Monday 24 October 2016

How connecting with peers can help advisers and accountants to get ahead

Believing you have the ability to create a favourable, positive outcome is essential when it comes to running a business, and financial planning and accounting practices are no exception.

The more confident an adviser or accountant is that they can achieve their business goals, the more successful they feel they are at doing so.

This held true across almost all measures in Macquarie’s 2015/16 Accounting and Financial Services Benchmarking Report.

Those who rated their confidence as ‘high’ were also more likely to rate themselves as successful at achieving their goals. This ranged from retaining quality staff, to improving profitability and integrating technology solutions to create efficiencies.

With this confidence comes a sense of focus and control.

Confident respondents prioritised factors that were within their control, such as building referrals and allocating resources effectively. On the flip side, the report revealed those with lower confidence were distracted by external factors outside of their control, pulling their focus away from issues where they can create a positive outcome. They cited increased competition, client retirement, the pace of regulatory change and attracting new clients as key concerns.

So what steps can advisers take to increase their confidence and ultimately their success?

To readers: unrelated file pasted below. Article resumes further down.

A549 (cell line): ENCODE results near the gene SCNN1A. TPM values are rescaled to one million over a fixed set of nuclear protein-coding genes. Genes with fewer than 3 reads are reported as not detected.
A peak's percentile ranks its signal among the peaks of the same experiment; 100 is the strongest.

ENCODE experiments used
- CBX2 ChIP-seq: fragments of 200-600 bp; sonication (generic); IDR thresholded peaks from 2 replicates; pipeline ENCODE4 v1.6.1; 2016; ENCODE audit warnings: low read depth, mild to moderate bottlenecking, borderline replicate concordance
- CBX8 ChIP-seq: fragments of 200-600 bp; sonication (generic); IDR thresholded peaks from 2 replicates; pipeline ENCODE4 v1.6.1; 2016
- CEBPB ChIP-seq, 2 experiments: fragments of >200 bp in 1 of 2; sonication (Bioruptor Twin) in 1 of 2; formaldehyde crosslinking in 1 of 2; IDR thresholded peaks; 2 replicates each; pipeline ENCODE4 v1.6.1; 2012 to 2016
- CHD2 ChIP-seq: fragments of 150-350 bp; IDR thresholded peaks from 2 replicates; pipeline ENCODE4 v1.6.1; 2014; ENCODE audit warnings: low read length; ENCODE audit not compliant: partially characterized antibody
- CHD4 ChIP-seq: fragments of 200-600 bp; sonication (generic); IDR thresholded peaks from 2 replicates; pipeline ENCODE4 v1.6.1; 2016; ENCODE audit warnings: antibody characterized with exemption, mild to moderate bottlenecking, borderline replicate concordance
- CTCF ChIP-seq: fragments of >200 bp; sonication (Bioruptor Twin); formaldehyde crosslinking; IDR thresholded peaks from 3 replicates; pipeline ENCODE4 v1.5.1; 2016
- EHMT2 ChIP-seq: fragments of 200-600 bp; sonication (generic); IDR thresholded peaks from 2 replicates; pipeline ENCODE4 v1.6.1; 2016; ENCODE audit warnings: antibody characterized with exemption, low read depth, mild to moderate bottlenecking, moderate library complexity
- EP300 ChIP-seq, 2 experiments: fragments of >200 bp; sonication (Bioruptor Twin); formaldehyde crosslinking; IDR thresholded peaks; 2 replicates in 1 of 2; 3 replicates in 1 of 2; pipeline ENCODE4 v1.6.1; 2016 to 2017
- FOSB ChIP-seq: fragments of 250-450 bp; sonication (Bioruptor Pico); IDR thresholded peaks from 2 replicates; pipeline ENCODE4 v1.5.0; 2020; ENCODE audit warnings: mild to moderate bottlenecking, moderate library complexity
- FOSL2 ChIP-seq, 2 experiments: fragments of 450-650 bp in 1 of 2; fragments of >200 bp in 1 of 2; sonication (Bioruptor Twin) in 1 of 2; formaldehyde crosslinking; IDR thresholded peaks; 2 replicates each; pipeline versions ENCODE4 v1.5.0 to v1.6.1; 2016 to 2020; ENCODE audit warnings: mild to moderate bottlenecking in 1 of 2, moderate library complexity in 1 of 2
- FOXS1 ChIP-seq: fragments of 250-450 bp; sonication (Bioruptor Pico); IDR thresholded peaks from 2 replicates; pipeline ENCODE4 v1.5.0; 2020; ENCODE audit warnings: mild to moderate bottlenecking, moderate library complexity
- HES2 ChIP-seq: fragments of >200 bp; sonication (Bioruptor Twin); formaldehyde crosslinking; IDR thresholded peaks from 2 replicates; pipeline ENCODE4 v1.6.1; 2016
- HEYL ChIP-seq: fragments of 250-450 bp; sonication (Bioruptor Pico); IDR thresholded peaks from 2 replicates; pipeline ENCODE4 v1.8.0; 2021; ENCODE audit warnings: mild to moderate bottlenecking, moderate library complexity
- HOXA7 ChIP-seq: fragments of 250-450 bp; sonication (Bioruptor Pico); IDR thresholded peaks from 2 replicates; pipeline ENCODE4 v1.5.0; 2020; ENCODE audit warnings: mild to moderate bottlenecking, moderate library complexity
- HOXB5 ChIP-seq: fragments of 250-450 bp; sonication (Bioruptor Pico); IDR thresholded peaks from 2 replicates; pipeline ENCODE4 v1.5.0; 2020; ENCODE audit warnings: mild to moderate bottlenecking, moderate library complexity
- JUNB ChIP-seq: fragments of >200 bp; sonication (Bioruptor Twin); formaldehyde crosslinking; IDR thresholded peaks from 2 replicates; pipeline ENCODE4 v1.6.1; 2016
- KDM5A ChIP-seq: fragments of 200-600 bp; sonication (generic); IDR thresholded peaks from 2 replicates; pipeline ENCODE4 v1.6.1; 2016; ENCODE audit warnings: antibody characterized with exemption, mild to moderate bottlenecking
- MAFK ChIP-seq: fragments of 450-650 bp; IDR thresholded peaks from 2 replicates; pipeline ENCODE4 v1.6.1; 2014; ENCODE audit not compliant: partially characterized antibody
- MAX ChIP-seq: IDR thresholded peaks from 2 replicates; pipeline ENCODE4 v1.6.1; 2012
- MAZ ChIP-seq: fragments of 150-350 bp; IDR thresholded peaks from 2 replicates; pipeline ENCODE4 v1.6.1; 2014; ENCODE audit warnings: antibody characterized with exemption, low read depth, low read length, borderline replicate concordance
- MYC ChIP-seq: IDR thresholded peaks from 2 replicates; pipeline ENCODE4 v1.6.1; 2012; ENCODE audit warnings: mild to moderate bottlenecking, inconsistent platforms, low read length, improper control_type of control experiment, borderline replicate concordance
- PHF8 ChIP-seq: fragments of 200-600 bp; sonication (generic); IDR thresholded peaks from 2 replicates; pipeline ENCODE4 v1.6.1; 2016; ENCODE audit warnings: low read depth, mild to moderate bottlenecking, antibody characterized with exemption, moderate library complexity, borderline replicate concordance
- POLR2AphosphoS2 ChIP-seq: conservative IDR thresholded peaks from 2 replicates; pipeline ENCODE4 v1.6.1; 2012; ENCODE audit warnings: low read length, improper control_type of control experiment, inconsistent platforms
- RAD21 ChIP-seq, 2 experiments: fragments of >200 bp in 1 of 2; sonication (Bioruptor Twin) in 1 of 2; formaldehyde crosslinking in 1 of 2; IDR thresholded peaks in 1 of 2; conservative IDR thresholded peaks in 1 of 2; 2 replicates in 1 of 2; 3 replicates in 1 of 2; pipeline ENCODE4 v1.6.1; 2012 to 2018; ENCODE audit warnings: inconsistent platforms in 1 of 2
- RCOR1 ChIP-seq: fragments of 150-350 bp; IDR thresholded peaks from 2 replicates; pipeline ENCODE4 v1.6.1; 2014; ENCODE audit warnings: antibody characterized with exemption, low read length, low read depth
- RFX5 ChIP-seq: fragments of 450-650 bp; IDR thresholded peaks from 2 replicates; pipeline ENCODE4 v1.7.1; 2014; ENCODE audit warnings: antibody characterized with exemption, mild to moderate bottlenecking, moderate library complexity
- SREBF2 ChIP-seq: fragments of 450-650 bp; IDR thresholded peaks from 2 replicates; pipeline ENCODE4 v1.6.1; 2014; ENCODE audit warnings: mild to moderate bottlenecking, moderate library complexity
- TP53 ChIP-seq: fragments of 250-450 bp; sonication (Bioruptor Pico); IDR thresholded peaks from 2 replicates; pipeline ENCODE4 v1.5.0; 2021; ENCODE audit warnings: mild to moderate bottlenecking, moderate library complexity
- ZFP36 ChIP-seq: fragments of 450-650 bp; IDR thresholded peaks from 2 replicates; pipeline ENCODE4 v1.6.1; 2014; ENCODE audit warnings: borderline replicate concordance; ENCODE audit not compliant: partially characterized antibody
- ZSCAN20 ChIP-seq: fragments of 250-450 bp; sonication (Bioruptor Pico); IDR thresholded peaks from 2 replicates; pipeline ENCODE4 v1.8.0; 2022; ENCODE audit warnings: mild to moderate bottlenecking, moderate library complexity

One way is to tap into the collective intelligence of industry peers. Connecting with others who have most likely faced a similar problem, having valuable conversations about ways to tackle those problems and building networks can help advisers to share ideas, learn from each other and ultimately build confidence.


Connectivity, creating communities and having valuable conversations are key.

Virginia Heyer, Managing Director at Strategy One Financial Planning agrees. Heyer started her career at what was Godfrey Pembroke, and bought four practices in 2007.

“I am the receptionist that ended up buying the company,” says Heyer.

“They employed me some 30 years ago and I bought them all out. That was quite an interesting thing to do, particularly as a female, as I think a lot of women discount their ability to be able to do that sort of thing. To be able to go and buy businesses and take that plunge and borrow money to do it and all whilst being a single mother; it certainly wasn't without its challenges,” says Heyer.

Heyer believes there is value in advisers connecting with one another; having the opportunity to openly discuss challenges can be mutually beneficial, and gives advisers the confidence that the problems they are facing are not unique. It can also provide reassurance that you are on the right track with the work you’re doing in your own firm.

2 women meeting outside with tablet
Tapping into the collective intelligence of the industry has the potential to help advisers or accountants grow their confidence levels.